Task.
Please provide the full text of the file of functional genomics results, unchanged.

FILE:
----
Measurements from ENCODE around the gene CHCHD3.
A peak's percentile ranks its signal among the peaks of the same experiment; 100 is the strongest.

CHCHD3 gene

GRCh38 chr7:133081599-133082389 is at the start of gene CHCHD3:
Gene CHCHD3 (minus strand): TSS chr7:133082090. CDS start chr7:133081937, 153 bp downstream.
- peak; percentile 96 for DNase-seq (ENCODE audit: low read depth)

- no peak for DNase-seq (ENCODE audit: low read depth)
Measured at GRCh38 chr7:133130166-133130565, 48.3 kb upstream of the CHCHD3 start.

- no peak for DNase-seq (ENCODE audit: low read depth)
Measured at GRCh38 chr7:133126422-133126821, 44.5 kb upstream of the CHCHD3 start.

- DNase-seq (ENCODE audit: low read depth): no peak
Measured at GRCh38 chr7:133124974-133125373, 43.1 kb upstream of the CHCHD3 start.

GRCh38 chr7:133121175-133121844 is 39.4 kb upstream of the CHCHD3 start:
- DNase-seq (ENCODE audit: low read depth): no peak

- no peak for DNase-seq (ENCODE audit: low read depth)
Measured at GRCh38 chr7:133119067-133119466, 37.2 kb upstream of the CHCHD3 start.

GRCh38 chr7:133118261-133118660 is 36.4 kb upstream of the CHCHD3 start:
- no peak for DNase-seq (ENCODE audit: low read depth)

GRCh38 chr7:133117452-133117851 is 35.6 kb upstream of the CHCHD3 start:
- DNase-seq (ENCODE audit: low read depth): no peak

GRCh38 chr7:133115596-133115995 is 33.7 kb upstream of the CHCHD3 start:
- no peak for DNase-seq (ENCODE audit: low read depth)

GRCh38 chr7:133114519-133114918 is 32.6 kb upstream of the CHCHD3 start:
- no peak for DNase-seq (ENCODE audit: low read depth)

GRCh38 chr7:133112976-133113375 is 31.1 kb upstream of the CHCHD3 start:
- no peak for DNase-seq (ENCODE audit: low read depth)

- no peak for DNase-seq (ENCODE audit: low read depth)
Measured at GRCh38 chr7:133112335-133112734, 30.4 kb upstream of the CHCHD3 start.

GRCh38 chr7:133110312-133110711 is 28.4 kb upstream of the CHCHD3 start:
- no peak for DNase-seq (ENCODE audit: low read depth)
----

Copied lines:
Measurements from ENCODE around the gene CHCHD3.
A peak's percentile ranks its signal among the peaks of the same experiment; 100 is the strongest.

CHCHD3 gene

GRCh38 chr7:133081599-133082389 is at the start of gene CHCHD3:
Gene CHCHD3 (minus strand): TSS chr7:133082090. CDS start chr7:133081937, 153 bp downstream.
- peak; percentile 96 for DNase-seq (ENCODE audit: low read depth)

- no peak for DNase-seq (ENCODE audit: low read depth)
Measured at GRCh38 chr7:133130166-133130565, 48.3 kb upstream of the CHCHD3 start.

- no peak for DNase-seq (ENCODE audit: low read depth)
Measured at GRCh38 chr7:133126422-133126821, 44.5 kb upstream of the CHCHD3 start.

- DNase-seq (ENCODE audit: low read depth): no peak
Measured at GRCh38 chr7:133124974-133125373, 43.1 kb upstream of the CHCHD3 start.

GRCh38 chr7:133121175-133121844 is 39.4 kb upstream of the CHCHD3 start:
- DNase-seq (ENCODE audit: low read depth): no peak

- no peak for DNase-seq (ENCODE audit: low read depth)
Measured at GRCh38 chr7:133119067-133119466, 37.2 kb upstream of the CHCHD3 start.

GRCh38 chr7:133118261-133118660 is 36.4 kb upstream of the CHCHD3 start:
- no peak for DNase-seq (ENCODE audit: low read depth)

GRCh38 chr7:133117452-133117851 is 35.6 kb upstream of the CHCHD3 start:
- DNase-seq (ENCODE audit: low read depth): no peak

GRCh38 chr7:133115596-133115995 is 33.7 kb upstream of the CHCHD3 start:
- no peak for DNase-seq (ENCODE audit: low read depth)

GRCh38 chr7:133114519-133114918 is 32.6 kb upstream of the CHCHD3 start:
- no peak for DNase-seq (ENCODE audit: low read depth)

GRCh38 chr7:133112976-133113375 is 31.1 kb upstream of the CHCHD3 start:
- no peak for DNase-seq (ENCODE audit: low read depth)

- no peak for DNase-seq (ENCODE audit: low read depth)
Measured at GRCh38 chr7:133112335-133112734, 30.4 kb upstream of the CHCHD3 start.

GRCh38 chr7:133110312-133110711 is 28.4 kb upstream of the CHCHD3 start:
- no peak for DNase-seq (ENCODE audit: low read depth)